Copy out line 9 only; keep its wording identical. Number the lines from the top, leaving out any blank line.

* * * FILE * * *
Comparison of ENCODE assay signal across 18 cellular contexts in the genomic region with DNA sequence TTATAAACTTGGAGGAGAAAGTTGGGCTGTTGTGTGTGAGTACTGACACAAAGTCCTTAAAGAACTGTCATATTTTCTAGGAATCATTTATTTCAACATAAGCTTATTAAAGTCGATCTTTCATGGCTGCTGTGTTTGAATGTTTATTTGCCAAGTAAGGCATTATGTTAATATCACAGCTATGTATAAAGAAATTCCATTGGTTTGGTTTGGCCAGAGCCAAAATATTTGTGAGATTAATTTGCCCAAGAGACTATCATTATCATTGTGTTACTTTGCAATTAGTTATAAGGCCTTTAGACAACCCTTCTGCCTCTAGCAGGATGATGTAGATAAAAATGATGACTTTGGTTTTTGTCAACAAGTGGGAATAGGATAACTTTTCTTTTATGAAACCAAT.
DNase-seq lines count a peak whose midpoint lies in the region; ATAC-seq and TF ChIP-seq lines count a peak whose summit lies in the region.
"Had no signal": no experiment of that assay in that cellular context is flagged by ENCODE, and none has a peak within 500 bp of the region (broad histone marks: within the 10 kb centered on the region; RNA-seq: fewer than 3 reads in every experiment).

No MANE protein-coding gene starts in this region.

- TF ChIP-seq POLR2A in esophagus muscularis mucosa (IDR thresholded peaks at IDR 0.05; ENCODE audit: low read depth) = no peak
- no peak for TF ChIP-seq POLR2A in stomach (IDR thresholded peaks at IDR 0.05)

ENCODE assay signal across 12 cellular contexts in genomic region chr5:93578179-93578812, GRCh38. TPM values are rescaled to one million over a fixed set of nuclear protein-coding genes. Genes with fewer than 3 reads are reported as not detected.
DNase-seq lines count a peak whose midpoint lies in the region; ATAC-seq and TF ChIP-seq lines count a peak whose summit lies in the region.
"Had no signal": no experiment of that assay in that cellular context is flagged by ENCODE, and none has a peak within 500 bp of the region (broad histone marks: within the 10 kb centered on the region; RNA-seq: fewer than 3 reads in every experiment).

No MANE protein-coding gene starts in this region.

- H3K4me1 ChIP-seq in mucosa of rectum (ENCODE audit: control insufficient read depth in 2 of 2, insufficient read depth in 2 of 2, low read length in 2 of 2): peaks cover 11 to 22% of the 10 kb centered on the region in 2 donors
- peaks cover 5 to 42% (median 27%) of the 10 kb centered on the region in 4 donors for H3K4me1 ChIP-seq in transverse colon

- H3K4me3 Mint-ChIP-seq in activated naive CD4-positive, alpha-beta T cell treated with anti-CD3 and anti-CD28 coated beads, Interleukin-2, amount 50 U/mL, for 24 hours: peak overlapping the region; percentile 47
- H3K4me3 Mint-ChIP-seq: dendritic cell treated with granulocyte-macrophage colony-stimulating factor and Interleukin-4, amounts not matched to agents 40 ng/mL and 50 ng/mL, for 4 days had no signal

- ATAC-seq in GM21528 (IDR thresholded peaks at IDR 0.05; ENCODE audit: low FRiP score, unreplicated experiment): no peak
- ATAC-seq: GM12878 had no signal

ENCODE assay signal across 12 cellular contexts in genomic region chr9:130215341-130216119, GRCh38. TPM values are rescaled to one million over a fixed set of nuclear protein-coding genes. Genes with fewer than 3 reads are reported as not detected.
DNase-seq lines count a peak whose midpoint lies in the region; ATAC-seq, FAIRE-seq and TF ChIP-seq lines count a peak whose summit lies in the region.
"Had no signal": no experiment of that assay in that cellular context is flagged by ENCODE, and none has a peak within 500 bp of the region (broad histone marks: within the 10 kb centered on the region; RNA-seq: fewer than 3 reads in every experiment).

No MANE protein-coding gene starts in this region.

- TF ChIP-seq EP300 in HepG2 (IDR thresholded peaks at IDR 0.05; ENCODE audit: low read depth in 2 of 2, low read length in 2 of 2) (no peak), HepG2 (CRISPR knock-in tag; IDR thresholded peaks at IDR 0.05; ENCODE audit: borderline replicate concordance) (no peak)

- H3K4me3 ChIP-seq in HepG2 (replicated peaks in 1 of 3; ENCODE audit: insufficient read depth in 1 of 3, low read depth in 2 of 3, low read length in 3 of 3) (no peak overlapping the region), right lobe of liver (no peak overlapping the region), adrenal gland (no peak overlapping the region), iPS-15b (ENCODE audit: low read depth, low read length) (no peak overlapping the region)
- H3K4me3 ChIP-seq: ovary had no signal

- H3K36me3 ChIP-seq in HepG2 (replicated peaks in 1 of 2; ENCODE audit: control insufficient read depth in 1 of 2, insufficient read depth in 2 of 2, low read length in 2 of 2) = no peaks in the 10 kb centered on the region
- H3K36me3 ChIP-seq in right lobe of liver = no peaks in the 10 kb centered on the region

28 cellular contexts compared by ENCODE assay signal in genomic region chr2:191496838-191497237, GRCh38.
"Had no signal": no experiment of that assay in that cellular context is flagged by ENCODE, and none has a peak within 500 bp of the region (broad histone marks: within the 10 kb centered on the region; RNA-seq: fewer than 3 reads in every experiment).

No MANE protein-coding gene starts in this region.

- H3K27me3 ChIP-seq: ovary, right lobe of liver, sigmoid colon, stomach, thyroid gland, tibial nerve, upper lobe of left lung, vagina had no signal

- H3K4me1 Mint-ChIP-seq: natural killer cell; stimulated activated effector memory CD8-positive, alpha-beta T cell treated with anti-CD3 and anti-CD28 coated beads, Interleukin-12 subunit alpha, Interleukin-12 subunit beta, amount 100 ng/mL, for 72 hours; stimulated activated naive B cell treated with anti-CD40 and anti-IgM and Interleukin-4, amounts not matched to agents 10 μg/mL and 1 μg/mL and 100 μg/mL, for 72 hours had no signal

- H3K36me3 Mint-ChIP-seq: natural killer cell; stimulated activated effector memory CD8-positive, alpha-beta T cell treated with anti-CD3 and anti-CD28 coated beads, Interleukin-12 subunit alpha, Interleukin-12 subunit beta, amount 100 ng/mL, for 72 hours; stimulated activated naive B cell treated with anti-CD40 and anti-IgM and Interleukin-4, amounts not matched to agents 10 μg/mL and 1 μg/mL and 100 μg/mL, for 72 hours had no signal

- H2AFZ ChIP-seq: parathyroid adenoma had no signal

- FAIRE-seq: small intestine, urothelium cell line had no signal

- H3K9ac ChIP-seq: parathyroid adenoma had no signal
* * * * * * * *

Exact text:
"Had no signal": no experiment of that assay in that cellular context is flagged by ENCODE, and none has a peak within 500 bp of the region (broad histone marks: within the 10 kb centered on the region; RNA-seq: fewer than 3 reads in every experiment).